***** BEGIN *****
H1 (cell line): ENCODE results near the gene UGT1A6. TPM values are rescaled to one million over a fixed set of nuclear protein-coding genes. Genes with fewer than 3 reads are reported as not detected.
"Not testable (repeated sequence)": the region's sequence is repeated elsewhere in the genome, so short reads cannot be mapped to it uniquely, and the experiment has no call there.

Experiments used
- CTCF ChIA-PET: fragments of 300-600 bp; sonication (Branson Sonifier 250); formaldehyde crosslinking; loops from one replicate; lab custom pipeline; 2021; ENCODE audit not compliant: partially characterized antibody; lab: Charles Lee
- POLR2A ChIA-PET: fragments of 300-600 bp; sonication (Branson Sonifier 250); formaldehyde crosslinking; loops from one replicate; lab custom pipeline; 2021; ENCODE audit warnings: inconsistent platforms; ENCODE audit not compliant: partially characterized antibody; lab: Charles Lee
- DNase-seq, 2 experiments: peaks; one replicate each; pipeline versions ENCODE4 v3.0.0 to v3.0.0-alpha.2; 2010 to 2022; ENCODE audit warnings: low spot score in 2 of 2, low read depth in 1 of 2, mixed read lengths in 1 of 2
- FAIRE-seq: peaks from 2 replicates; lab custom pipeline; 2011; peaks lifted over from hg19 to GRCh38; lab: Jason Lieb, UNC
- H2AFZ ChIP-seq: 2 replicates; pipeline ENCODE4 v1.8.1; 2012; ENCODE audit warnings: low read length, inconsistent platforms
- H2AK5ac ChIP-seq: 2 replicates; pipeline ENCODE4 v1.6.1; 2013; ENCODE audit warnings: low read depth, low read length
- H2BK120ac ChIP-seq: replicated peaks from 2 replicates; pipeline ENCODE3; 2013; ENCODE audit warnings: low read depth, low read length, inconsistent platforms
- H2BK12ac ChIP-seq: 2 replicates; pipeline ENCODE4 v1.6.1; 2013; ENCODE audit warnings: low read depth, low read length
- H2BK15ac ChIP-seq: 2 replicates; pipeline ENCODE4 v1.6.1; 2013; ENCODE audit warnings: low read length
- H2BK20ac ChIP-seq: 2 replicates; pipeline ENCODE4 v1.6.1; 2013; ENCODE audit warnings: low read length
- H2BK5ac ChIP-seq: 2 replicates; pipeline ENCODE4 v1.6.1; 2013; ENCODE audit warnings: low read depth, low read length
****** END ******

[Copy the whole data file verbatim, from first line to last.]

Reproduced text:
H1 (cell line): ENCODE results near the gene UGT1A6. TPM values are rescaled to one million over a fixed set of nuclear protein-coding genes. Genes with fewer than 3 reads are reported as not detected.
"Not testable (repeated sequence)": the region's sequence is repeated elsewhere in the genome, so short reads cannot be mapped to it uniquely, and the experiment has no call there.

Experiments used
- CTCF ChIA-PET: fragments of 300-600 bp; sonication (Branson Sonifier 250); formaldehyde crosslinking; loops from one replicate; lab custom pipeline; 2021; ENCODE audit not compliant: partially characterized antibody; lab: Charles Lee
- POLR2A ChIA-PET: fragments of 300-600 bp; sonication (Branson Sonifier 250); formaldehyde crosslinking; loops from one replicate; lab custom pipeline; 2021; ENCODE audit warnings: inconsistent platforms; ENCODE audit not compliant: partially characterized antibody; lab: Charles Lee
- DNase-seq, 2 experiments: peaks; one replicate each; pipeline versions ENCODE4 v3.0.0 to v3.0.0-alpha.2; 2010 to 2022; ENCODE audit warnings: low spot score in 2 of 2, low read depth in 1 of 2, mixed read lengths in 1 of 2
- FAIRE-seq: peaks from 2 replicates; lab custom pipeline; 2011; peaks lifted over from hg19 to GRCh38; lab: Jason Lieb, UNC
- H2AFZ ChIP-seq: 2 replicates; pipeline ENCODE4 v1.8.1; 2012; ENCODE audit warnings: low read length, inconsistent platforms
- H2AK5ac ChIP-seq: 2 replicates; pipeline ENCODE4 v1.6.1; 2013; ENCODE audit warnings: low read depth, low read length
- H2BK120ac ChIP-seq: replicated peaks from 2 replicates; pipeline ENCODE3; 2013; ENCODE audit warnings: low read depth, low read length, inconsistent platforms
- H2BK12ac ChIP-seq: 2 replicates; pipeline ENCODE4 v1.6.1; 2013; ENCODE audit warnings: low read depth, low read length
- H2BK15ac ChIP-seq: 2 replicates; pipeline ENCODE4 v1.6.1; 2013; ENCODE audit warnings: low read length
- H2BK20ac ChIP-seq: 2 replicates; pipeline ENCODE4 v1.6.1; 2013; ENCODE audit warnings: low read length
- H2BK5ac ChIP-seq: 2 replicates; pipeline ENCODE4 v1.6.1; 2013; ENCODE audit warnings: low read depth, low read length